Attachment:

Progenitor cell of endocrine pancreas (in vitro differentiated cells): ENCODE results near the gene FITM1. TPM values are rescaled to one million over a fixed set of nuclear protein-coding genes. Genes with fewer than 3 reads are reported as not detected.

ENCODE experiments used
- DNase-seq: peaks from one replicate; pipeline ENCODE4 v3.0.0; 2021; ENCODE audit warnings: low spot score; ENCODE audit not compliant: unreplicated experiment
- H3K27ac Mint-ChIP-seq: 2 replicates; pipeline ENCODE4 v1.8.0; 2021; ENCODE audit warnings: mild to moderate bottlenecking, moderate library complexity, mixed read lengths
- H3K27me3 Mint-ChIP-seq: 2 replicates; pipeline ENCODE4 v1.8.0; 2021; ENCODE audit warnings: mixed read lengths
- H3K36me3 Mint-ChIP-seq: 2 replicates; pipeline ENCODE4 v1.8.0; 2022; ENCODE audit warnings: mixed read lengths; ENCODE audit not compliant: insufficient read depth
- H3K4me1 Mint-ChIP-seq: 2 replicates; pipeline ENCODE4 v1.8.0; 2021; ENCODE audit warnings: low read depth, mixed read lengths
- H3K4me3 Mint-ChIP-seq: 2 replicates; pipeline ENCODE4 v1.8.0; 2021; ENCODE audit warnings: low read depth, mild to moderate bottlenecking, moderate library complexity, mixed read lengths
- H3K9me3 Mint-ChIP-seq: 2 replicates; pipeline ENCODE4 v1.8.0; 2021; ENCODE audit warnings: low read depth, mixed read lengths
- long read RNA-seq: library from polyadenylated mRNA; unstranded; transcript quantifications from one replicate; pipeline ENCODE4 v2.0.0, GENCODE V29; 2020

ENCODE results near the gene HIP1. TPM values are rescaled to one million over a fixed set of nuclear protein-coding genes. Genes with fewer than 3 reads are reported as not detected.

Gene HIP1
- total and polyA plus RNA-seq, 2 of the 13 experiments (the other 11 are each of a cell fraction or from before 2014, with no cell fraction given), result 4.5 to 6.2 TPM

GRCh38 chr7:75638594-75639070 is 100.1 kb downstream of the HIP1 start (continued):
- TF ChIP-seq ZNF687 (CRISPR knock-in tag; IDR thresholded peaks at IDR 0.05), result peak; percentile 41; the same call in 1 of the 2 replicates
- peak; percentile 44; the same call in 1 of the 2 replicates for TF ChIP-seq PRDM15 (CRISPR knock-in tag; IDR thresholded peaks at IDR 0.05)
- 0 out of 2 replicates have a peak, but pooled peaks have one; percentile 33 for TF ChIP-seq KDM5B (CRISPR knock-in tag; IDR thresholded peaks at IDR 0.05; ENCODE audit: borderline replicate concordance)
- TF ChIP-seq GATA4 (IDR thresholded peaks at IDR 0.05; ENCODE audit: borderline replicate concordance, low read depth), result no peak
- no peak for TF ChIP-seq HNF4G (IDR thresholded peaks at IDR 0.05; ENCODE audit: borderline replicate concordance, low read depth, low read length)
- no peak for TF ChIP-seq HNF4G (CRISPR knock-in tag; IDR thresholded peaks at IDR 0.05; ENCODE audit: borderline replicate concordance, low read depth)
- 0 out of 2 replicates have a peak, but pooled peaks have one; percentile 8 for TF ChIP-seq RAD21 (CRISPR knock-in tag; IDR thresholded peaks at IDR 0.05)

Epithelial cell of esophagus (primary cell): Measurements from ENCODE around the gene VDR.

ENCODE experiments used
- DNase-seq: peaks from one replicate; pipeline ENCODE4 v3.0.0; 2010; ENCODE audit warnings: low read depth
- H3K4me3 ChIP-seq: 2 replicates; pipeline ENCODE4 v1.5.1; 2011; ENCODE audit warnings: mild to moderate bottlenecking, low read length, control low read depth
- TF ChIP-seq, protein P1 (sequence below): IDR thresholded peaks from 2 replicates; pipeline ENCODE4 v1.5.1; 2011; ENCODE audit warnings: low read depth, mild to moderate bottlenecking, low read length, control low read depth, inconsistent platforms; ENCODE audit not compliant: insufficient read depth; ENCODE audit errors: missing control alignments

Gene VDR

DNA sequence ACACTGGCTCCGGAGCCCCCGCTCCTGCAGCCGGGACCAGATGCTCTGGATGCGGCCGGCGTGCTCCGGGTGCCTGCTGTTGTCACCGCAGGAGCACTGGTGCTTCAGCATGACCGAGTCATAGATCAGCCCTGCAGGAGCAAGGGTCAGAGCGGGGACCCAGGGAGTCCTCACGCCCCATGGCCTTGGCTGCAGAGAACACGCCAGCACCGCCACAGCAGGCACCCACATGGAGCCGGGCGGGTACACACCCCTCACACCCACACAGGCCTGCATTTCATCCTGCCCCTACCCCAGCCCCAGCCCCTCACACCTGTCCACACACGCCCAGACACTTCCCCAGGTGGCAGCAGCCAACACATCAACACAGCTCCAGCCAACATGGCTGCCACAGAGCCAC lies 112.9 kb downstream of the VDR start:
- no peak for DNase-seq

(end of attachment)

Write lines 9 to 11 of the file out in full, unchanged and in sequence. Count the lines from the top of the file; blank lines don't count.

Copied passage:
- H3K9me3 Mint-ChIP-seq: 2 replicates; pipeline ENCODE4 v1.8.0; 2021; ENCODE audit warnings: low read depth, mixed read lengths
- long read RNA-seq: library from polyadenylated mRNA; unstranded; transcript quantifications from one replicate; pipeline ENCODE4 v2.0.0, GENCODE V29; 2020

ENCODE results near the gene HIP1. TPM values are rescaled to one million over a fixed set of nuclear protein-coding genes. Genes with fewer than 3 reads are reported as not detected.